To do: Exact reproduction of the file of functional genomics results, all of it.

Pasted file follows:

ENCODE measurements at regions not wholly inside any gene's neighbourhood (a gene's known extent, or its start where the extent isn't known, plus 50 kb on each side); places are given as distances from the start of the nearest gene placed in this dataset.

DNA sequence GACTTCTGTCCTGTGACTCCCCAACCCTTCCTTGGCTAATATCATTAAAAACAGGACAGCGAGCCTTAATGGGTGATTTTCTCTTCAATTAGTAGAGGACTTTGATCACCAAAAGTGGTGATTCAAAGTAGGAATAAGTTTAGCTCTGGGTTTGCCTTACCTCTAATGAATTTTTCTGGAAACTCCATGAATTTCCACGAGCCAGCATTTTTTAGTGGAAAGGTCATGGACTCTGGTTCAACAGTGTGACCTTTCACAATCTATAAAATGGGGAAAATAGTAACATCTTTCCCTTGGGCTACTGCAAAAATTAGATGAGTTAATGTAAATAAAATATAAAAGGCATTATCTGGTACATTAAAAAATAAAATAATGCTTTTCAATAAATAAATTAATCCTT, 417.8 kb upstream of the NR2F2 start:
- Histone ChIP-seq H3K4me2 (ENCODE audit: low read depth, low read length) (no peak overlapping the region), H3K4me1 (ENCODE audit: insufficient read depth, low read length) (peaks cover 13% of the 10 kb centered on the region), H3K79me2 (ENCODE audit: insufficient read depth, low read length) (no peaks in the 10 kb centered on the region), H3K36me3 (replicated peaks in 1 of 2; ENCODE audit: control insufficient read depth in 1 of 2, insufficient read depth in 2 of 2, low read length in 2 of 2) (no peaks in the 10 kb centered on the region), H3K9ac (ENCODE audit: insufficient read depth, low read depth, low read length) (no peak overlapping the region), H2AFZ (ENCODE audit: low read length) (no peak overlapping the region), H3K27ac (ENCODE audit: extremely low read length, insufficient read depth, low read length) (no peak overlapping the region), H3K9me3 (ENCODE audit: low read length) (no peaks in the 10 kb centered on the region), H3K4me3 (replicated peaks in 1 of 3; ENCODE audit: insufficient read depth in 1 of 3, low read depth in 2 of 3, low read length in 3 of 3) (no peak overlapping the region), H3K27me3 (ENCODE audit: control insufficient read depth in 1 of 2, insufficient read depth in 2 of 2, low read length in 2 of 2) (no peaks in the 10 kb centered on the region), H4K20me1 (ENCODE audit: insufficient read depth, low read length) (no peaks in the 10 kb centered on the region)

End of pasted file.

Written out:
ENCODE measurements at regions not wholly inside any gene's neighbourhood (a gene's known extent, or its start where the extent isn't known, plus 50 kb on each side); places are given as distances from the start of the nearest gene placed in this dataset.

DNA sequence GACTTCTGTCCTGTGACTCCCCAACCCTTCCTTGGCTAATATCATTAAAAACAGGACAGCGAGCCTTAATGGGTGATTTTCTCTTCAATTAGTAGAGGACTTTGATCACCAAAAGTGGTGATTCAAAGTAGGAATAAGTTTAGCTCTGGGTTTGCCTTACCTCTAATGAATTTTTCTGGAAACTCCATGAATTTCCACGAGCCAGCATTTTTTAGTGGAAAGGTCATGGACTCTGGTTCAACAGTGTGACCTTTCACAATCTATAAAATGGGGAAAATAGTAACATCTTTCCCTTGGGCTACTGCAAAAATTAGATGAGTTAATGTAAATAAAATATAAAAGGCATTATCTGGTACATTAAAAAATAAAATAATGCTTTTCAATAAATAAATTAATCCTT, 417.8 kb upstream of the NR2F2 start:
- Histone ChIP-seq H3K4me2 (ENCODE audit: low read depth, low read length) (no peak overlapping the region), H3K4me1 (ENCODE audit: insufficient read depth, low read length) (peaks cover 13% of the 10 kb centered on the region), H3K79me2 (ENCODE audit: insufficient read depth, low read length) (no peaks in the 10 kb centered on the region), H3K36me3 (replicated peaks in 1 of 2; ENCODE audit: control insufficient read depth in 1 of 2, insufficient read depth in 2 of 2, low read length in 2 of 2) (no peaks in the 10 kb centered on the region), H3K9ac (ENCODE audit: insufficient read depth, low read depth, low read length) (no peak overlapping the region), H2AFZ (ENCODE audit: low read length) (no peak overlapping the region), H3K27ac (ENCODE audit: extremely low read length, insufficient read depth, low read length) (no peak overlapping the region), H3K9me3 (ENCODE audit: low read length) (no peaks in the 10 kb centered on the region), H3K4me3 (replicated peaks in 1 of 3; ENCODE audit: insufficient read depth in 1 of 3, low read depth in 2 of 3, low read length in 3 of 3) (no peak overlapping the region), H3K27me3 (ENCODE audit: control insufficient read depth in 1 of 2, insufficient read depth in 2 of 2, low read length in 2 of 2) (no peaks in the 10 kb centered on the region), H4K20me1 (ENCODE audit: insufficient read depth, low read length) (no peaks in the 10 kb centered on the region)